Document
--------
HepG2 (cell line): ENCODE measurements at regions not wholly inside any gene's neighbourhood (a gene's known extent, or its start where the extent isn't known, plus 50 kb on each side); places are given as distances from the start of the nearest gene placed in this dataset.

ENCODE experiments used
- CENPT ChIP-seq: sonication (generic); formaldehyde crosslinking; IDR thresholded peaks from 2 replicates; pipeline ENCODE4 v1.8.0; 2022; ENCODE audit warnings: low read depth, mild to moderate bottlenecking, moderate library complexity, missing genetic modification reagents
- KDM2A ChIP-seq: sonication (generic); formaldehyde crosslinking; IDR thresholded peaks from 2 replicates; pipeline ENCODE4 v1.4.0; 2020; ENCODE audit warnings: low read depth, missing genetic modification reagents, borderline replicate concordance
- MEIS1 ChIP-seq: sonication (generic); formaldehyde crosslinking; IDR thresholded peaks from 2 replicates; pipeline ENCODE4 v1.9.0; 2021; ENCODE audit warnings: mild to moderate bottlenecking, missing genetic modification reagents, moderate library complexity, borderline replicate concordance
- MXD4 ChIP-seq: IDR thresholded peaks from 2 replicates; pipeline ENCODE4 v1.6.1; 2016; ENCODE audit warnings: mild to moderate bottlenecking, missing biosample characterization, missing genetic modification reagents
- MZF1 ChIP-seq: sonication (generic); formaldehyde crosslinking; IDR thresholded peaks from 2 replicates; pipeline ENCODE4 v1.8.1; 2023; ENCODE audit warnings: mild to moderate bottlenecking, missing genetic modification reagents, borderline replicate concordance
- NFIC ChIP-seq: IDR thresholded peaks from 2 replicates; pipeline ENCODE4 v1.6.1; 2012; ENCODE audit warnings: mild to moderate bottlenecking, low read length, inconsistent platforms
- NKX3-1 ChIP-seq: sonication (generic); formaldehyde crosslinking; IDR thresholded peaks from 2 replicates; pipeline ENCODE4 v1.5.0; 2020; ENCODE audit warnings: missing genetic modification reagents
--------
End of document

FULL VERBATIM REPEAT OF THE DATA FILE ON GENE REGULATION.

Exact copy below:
HepG2 (cell line): ENCODE measurements at regions not wholly inside any gene's neighbourhood (a gene's known extent, or its start where the extent isn't known, plus 50 kb on each side); places are given as distances from the start of the nearest gene placed in this dataset.

ENCODE experiments used
- CENPT ChIP-seq: sonication (generic); formaldehyde crosslinking; IDR thresholded peaks from 2 replicates; pipeline ENCODE4 v1.8.0; 2022; ENCODE audit warnings: low read depth, mild to moderate bottlenecking, moderate library complexity, missing genetic modification reagents
- KDM2A ChIP-seq: sonication (generic); formaldehyde crosslinking; IDR thresholded peaks from 2 replicates; pipeline ENCODE4 v1.4.0; 2020; ENCODE audit warnings: low read depth, missing genetic modification reagents, borderline replicate concordance
- MEIS1 ChIP-seq: sonication (generic); formaldehyde crosslinking; IDR thresholded peaks from 2 replicates; pipeline ENCODE4 v1.9.0; 2021; ENCODE audit warnings: mild to moderate bottlenecking, missing genetic modification reagents, moderate library complexity, borderline replicate concordance
- MXD4 ChIP-seq: IDR thresholded peaks from 2 replicates; pipeline ENCODE4 v1.6.1; 2016; ENCODE audit warnings: mild to moderate bottlenecking, missing biosample characterization, missing genetic modification reagents
- MZF1 ChIP-seq: sonication (generic); formaldehyde crosslinking; IDR thresholded peaks from 2 replicates; pipeline ENCODE4 v1.8.1; 2023; ENCODE audit warnings: mild to moderate bottlenecking, missing genetic modification reagents, borderline replicate concordance
- NFIC ChIP-seq: IDR thresholded peaks from 2 replicates; pipeline ENCODE4 v1.6.1; 2012; ENCODE audit warnings: mild to moderate bottlenecking, low read length, inconsistent platforms
- NKX3-1 ChIP-seq: sonication (generic); formaldehyde crosslinking; IDR thresholded peaks from 2 replicates; pipeline ENCODE4 v1.5.0; 2020; ENCODE audit warnings: missing genetic modification reagents